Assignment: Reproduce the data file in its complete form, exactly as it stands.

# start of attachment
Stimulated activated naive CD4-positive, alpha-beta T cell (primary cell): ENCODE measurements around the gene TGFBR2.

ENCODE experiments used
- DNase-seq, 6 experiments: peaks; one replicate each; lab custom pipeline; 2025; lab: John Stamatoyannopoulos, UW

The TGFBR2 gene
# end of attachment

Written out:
Stimulated activated naive CD4-positive, alpha-beta T cell (primary cell): ENCODE measurements around the gene TGFBR2.

ENCODE experiments used
- DNase-seq, 6 experiments: peaks; one replicate each; lab custom pipeline; 2025; lab: John Stamatoyannopoulos, UW

The TGFBR2 gene